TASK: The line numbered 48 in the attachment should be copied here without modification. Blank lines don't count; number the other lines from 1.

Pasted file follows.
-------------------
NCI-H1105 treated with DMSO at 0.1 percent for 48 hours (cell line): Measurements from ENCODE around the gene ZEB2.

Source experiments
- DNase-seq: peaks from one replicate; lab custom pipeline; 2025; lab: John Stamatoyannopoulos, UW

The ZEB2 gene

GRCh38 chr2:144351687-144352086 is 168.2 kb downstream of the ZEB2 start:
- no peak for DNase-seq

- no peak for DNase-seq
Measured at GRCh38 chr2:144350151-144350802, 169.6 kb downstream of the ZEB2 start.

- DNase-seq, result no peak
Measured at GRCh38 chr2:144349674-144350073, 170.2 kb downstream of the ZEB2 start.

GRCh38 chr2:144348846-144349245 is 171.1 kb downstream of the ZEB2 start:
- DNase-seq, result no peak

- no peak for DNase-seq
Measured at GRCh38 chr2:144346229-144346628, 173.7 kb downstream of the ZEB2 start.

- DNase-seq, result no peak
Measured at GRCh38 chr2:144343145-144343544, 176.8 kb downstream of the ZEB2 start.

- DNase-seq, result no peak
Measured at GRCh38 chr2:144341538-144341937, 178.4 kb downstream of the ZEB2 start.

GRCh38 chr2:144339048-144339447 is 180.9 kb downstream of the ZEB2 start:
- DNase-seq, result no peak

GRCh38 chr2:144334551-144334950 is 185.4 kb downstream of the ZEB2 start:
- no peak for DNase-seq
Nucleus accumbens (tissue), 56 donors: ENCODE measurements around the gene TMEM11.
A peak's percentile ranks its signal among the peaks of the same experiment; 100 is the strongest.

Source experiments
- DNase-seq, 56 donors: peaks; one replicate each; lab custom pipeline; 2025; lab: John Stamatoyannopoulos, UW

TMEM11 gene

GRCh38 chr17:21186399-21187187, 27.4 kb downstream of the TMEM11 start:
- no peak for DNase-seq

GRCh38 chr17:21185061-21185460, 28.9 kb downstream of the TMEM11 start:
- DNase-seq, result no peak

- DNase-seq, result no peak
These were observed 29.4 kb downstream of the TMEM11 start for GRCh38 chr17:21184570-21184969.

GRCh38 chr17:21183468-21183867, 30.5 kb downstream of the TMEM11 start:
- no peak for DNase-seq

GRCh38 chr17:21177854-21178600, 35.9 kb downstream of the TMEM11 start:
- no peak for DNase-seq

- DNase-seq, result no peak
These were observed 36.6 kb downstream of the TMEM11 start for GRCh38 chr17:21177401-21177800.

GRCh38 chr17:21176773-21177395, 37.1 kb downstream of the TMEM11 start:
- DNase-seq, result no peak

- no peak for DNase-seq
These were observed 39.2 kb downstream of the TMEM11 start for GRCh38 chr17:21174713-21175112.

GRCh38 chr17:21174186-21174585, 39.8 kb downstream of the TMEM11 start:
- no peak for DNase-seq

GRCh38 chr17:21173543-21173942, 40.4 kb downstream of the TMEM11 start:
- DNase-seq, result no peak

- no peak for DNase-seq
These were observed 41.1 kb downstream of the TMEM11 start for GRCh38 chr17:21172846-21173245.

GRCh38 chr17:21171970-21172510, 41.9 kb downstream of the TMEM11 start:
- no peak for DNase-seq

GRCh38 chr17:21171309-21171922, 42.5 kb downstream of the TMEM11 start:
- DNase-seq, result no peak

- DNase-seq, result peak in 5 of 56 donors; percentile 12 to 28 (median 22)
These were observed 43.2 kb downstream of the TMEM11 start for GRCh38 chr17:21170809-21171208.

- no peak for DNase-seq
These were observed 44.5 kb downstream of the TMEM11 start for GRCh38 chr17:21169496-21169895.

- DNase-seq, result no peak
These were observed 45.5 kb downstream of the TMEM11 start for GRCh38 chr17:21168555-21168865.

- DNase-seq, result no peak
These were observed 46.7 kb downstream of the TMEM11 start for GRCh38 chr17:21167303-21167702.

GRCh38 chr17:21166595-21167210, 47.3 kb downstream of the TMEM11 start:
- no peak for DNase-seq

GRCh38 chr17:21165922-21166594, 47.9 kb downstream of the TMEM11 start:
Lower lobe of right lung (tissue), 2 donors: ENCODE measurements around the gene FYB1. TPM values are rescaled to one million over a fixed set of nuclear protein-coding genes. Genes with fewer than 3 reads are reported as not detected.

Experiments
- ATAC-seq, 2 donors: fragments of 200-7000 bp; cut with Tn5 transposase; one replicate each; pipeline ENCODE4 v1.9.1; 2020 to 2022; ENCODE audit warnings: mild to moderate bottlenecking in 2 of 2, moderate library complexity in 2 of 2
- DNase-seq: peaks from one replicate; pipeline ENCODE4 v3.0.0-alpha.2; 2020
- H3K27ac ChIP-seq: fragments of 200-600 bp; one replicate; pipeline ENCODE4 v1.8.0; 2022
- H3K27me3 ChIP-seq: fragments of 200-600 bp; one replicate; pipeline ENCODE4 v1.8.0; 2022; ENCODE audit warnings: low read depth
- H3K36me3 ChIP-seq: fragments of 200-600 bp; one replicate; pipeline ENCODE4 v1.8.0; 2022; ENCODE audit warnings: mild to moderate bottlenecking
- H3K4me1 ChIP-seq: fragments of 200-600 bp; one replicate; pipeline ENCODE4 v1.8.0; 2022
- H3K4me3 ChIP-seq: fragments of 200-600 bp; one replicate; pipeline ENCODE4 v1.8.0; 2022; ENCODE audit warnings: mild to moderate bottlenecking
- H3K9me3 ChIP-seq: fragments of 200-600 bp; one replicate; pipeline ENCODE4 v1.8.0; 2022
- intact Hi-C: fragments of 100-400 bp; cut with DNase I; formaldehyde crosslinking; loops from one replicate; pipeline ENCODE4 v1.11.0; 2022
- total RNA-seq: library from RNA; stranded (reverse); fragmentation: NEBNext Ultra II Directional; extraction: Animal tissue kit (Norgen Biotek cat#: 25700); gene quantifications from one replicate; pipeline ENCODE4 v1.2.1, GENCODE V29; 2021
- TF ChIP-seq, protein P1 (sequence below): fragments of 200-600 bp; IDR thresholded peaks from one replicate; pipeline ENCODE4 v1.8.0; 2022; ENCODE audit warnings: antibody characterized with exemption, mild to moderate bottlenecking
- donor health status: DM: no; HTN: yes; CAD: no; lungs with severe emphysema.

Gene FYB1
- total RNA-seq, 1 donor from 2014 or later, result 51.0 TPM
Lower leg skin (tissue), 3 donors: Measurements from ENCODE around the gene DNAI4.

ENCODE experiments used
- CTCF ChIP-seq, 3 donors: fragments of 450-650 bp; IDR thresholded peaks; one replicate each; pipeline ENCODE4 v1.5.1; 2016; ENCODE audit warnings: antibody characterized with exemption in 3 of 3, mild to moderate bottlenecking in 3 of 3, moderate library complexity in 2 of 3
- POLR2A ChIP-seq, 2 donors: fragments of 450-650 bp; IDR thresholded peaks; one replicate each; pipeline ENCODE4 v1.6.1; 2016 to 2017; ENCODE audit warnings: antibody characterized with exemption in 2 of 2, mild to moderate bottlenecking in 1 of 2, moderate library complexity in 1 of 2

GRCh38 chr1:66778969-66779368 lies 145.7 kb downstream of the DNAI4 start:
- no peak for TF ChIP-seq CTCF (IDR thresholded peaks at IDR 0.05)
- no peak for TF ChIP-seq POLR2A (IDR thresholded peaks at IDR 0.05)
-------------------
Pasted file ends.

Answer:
- no peak for DNase-seq